Moreover, CWT calculations demonstrate that some of the incident photons are redirected to higher orders including the 2nd and 3rd diffraction orders. 2nd order DE, which is almost 0 for a perfect 1:1 duty cycle (Supporting Information File 1, Figure S2), increases if the L:S ratio deviates from 1:1. The situation can be remedied relatively easily by switching to an SP-E process for the zones that are broader than 50 nm, at the cost of increasing the fabrication time.

The second reason for relatively low efficiency is that the outermost zones usually have smaller thicknesses than the nominal thickness value, e.g., 50 nm vs 110nm, as demonstrated earlier [28]. As shown as a shaded region in Figure S2 of Supporting Information File 1, the variations in both thickness and L:S result in a range of possible diffraction efficiencies that the zones can exhibit from innermost to outermost part of the zone plate. As the lower thicknesses lead to lower DEs in this case, the 7.8% DE given in Table 1, calculated using TGA for the nominal film thickness grossly overestimates the theoretical diffraction efficiency of the actual fabricated device.

The third and a critical factor contributing to the strongly suppressed DE is the parasitic Pt deposition during the fabrication of the beamstop via FIBID. The parasitic deposition layer, where a Pt/C layer deposits unintentionally on the regions adjacent to the actual region of interest, covers the zones with a thin layer of platinum/gallium/carbon mixture (see Supporting Information File 1, Figure S3), which absorbs incident X-rays and leads to a decrease in light transmission and hence, the efficiency. The extent of the parasitic deposition and its impact on the DE is discussed in more detail elsewhere [45].

The imaging resolution of the FZP with a variable L:S fabricated by an SPSP-E process does not differ from that of a standard FZP of the same outermost period as also proven by imaging simulations shown in Supporting Information File 1, Figure S4.

Fabrication of the FZP arrays

The process described so far was employed in fabrication of an 8 × 8 matrix of FZPs on a gold-coated silicon nitride window that is 500 × 500 µm2 wide as illustrated schematically in Figure 4a. A single FZP was written using the parameters described above, and then the stage was driven to the next FZP position until all 64 FZPs were finished in an automated overnight process. The writing of 64 FZPs using the given parameters takes less than 10 h including the stage travel and calculation overhead.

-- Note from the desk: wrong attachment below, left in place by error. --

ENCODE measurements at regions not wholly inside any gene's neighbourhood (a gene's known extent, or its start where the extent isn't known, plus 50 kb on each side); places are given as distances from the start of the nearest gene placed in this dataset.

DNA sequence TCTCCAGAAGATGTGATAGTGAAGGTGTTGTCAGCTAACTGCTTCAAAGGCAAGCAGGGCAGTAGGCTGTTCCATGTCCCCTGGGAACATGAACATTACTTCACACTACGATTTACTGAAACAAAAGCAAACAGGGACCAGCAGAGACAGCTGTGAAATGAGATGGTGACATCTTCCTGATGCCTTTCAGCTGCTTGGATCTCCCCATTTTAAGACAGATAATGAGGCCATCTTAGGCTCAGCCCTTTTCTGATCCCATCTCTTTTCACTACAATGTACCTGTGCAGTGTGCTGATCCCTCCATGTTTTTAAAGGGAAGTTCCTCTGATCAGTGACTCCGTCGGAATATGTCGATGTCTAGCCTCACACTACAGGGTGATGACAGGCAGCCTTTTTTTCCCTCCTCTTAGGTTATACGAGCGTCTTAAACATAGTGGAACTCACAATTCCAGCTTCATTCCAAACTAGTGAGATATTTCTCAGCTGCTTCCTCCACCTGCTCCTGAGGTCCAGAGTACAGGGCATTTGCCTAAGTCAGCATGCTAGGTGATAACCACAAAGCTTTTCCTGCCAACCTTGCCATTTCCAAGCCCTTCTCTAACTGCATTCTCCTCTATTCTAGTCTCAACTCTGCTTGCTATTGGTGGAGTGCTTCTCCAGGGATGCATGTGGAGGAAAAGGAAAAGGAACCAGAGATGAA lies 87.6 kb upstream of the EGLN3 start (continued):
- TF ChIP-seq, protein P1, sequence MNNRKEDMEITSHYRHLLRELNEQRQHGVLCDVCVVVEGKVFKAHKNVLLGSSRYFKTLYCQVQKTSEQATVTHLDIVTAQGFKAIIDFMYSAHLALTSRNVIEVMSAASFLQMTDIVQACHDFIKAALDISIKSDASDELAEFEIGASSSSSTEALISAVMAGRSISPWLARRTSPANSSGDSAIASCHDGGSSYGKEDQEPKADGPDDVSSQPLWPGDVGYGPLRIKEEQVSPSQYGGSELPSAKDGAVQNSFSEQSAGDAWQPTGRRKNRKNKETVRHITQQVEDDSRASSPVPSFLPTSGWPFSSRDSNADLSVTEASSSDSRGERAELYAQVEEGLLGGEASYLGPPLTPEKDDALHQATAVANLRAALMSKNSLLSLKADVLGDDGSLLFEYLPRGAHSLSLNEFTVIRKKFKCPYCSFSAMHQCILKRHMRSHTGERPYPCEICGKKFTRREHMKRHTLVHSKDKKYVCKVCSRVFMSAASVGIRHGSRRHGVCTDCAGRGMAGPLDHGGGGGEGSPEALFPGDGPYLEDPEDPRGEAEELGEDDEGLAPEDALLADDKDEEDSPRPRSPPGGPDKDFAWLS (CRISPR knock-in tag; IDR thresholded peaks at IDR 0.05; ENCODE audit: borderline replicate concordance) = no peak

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Figure 4: a) The fabrication scheme for an array of FZPs. The beam is scanned over the region of interest to write the FZP pattern, then, the stage moves to the new FZP position, and the process is repeated. b) Bright-field optical microscopy image of the array under polarized light. The familiar cross-shaped reflected light from the FZPs is an indicator of high quality. c) Dark-field optical image without the polarizer. The blue-shifted reflected intensity from inner zones to outer zones is attributed to shifting plasmon resonances of the zones made out of gold. d) A STEM-DF image of the fabricated 8 × 8 array of 64 FZPs. e) A STEM-DF image of FZP of row 6 and column 6.

The cross-shaped reflected intensity pattern seen in all the FZPs in Figure 4b is a polarized bright-field optical microscope image and a sign of overall high quality [46]. The cross shape rotates as the polarization is varied between 0° and 90°. The dark-field image of the array reveals a color change as a function of zone pitch. In the center, where the zone period increases up to 115 nm, the reflected intensity is brightest in red. As the period decreases towards the outer zones down to 60 nm, the reflected intensity shifts to green and then to blue. This can be attributed to the shifting plasmon resonances of the gold nanowires that make up the zones of the FZPs.